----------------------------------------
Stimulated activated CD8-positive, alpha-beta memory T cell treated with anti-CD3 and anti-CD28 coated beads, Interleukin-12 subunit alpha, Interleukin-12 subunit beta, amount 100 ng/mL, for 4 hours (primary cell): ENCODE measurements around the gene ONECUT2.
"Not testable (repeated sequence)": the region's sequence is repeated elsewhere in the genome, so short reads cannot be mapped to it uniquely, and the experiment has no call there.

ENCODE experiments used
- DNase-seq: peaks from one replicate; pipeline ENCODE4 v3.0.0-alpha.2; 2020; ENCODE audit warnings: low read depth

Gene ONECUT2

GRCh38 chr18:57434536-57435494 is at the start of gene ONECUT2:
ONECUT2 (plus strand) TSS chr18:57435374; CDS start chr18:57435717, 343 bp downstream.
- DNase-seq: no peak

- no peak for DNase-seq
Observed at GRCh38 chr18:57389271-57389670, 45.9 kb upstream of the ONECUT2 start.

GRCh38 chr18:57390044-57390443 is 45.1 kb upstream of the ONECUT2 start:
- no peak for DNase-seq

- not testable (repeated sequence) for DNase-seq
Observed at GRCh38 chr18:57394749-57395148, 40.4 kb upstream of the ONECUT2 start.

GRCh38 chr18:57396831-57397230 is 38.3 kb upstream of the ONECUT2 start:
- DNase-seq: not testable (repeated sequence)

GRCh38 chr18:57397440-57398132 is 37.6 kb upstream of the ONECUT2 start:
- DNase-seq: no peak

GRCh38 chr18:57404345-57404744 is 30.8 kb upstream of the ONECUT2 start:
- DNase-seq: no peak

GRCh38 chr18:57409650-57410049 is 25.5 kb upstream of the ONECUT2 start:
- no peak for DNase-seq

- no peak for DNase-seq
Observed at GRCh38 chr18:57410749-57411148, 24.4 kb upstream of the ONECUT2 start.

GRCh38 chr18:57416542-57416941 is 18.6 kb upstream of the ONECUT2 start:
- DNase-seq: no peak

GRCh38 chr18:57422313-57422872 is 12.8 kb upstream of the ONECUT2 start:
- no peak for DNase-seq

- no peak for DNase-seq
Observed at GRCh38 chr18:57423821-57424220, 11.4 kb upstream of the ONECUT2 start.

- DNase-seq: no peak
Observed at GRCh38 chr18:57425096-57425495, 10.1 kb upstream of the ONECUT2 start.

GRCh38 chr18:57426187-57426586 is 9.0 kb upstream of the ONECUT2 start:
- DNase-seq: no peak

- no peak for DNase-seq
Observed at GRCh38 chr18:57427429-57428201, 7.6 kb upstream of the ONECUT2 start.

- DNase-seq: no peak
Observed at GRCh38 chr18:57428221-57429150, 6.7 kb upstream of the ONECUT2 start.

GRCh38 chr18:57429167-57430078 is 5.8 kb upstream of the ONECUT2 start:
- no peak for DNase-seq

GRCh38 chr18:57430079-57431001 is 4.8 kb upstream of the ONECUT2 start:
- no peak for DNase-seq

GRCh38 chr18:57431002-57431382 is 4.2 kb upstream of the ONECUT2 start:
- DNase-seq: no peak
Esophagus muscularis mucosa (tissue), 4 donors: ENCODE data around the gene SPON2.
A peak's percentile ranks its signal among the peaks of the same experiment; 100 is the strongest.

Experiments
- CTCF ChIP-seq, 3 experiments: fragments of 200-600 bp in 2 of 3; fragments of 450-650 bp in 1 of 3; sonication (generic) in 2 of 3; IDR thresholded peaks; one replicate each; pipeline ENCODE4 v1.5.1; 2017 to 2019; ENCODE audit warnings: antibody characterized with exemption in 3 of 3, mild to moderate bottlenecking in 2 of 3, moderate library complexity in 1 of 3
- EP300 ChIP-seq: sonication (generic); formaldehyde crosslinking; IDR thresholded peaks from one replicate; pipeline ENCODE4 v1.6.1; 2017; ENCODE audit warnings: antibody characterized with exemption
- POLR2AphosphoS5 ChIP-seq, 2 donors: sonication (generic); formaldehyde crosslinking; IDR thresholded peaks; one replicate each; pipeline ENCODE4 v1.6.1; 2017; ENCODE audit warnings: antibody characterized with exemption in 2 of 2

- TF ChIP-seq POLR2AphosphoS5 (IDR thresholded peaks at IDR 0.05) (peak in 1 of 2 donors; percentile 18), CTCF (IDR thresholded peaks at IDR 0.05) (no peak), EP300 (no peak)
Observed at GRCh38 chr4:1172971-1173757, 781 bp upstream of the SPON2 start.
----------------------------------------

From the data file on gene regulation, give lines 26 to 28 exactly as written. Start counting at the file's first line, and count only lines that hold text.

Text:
- DNase-seq: no peak

GRCh38 chr18:57422313-57422872 is 12.8 kb upstream of the ONECUT2 start:
- no peak for DNase-seq